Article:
London: Former England cricket captain Michael Vaughan retired from all forms of professional cricket on Tuesday.
He departs as England's most successful Test captain of all time - with 26 wins from his 51 matches in charge. As a batsman, he scored 18 Test hundreds for England following his debut in 1999 and was ranked the number one batsman in the world following the 2002-03 Ashes in Australia in which he made 633 runs including three centuries.
In a statement issued on the occasion, Vaughan said: "After a great deal of consideration, I''ve decided that now is the right time to retire from cricket. It has been an enormous privilege to have played for and captained my country and this is one of the hardest decisions I have had to make. Having played almost non-stop for 16 seasons, I feel that the time is right for the focus to shift to the next generation. We have some fantastic talent coming through the English counties and, with the next Ashes series upon us, now is the time for the younger players to rise to the challenge of building on the success achieved in English cricket in the last few years."
"I'd like to record my sincere thanks to the England fans and the ECB and the members and supporters of Yorkshire County Cricket Club for their unstinting backing throughout my career as well as my wife Nicola and the rest of my family who have been equally supportive. I''m also extremely grateful to all of the players, managers, coaches, media and administrators I''ve worked with, who have all contributed to making my career so enjoyable and fulfilling," he added.
ECB chief executive David Collier said: "Everyone associated with cricket in England and Wales will be forever grateful to Michael Vaughan for his immense contribution to the England team''s success. His achievement in leading England to victory against the number one ranked team in the world, Australia in 2005, was arguably the finest by any England captain in the modern era."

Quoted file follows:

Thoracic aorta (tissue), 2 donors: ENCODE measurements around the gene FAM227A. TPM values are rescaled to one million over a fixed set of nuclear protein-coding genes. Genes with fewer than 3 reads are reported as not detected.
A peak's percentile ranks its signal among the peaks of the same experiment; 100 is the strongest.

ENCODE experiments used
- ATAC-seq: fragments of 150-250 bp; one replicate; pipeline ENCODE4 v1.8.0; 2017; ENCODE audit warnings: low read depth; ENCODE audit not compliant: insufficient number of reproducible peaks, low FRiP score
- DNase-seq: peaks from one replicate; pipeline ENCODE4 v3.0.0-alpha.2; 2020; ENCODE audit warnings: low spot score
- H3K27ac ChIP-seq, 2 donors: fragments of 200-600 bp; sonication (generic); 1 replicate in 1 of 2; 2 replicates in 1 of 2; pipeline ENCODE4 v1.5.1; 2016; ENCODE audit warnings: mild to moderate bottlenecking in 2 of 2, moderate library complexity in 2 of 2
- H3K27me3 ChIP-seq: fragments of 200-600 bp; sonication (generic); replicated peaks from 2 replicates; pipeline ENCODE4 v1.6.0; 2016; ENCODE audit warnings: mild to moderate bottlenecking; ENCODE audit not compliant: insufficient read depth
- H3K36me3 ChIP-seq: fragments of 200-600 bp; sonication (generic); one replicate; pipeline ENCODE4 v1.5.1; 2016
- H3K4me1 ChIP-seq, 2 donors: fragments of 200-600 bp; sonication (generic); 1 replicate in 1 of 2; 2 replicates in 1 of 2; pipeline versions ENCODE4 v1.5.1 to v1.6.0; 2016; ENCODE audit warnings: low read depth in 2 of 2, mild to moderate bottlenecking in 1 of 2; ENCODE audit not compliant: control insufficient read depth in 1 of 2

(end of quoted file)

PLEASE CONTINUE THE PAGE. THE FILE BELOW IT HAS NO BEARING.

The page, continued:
Hugh Morris, the managing director of England cricket, said: "As an international captain Michael ranks among the very best and the way in which he and Duncan Fletcher forged a team capable of winning six consecutive Test series stands as testament to his ability to inspire and motivate those around him. He was also a marvellous ambassador for England cricket off-the-field as well as on it and someone who genuinely appreciated the generous support he received from the thousands of England supporters who follow the team at home and abroad. No-one who saw his magnificent hundreds in Australia in 2002-03 will forget the contribution he made to the team as a batsman either - he will be rightly remembered as a player of the highest class."
England''s captain, Andrew Strauss said: "I count Michael as a good friend as well as a team-mate and I know what a tough decision this will have been for him as he took so much pleasure and pride in representing his country. I learned a great deal from watching him captain the side for five years at close hand and his ability to identify a new strategy for outwitting the opposition or bring the best out of his own players was a priceless asset."